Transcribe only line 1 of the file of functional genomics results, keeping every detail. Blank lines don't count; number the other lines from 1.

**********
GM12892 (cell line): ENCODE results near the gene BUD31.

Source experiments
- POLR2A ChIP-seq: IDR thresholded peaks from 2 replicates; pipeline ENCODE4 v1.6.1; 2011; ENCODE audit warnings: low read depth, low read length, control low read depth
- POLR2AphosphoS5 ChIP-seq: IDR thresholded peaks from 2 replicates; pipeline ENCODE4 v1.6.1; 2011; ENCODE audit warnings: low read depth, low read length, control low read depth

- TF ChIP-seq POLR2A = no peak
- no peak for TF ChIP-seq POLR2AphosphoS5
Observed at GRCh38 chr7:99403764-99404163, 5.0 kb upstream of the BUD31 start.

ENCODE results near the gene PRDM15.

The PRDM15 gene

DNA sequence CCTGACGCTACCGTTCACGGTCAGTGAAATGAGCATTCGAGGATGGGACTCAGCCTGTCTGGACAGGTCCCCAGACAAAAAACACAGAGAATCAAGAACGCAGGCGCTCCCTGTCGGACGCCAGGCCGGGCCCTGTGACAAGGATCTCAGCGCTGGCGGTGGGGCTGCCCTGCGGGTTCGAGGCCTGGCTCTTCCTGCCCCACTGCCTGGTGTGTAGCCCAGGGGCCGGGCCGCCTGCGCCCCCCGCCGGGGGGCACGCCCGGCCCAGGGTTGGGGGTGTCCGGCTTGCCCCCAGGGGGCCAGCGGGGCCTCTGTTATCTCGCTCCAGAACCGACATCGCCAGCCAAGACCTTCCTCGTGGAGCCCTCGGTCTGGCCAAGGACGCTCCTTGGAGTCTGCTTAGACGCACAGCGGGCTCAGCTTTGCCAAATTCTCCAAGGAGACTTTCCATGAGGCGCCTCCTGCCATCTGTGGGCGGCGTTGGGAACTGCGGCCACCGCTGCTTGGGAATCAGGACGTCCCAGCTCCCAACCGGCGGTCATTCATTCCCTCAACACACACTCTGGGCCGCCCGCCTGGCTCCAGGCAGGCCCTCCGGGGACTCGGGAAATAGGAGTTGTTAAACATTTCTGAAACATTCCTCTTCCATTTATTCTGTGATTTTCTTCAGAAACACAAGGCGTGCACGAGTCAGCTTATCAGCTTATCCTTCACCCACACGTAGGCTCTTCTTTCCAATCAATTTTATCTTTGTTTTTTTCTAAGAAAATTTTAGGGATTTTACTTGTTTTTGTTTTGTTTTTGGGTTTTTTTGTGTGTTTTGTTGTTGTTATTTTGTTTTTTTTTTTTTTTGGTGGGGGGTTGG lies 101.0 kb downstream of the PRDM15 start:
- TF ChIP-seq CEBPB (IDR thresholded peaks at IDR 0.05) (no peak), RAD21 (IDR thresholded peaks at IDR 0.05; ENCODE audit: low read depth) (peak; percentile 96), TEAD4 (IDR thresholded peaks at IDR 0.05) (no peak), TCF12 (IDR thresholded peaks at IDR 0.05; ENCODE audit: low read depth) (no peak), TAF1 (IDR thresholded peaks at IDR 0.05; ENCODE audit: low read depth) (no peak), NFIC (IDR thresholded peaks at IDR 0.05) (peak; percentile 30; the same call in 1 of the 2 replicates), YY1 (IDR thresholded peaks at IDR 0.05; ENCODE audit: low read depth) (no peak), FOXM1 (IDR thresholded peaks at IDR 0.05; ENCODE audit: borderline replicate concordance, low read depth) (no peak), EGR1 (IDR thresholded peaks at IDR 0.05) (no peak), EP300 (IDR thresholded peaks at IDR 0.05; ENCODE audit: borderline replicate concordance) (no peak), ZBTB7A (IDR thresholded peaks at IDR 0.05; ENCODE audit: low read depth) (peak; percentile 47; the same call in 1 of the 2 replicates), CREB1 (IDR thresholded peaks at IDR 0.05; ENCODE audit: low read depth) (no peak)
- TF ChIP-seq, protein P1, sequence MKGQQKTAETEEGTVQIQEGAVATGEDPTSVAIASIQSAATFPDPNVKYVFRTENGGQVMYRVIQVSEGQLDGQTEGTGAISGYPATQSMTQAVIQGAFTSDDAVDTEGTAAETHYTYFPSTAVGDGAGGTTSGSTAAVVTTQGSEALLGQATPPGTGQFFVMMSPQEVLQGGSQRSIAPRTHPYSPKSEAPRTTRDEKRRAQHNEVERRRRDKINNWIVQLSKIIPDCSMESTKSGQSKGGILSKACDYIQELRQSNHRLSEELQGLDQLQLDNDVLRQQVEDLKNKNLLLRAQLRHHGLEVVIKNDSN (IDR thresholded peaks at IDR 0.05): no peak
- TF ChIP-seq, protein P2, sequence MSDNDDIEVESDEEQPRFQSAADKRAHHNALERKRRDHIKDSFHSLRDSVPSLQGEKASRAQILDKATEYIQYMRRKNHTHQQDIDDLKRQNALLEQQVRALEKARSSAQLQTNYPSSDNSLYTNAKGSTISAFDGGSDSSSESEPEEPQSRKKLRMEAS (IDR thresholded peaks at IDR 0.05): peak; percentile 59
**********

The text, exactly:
GM12892 (cell line): ENCODE results near the gene BUD31.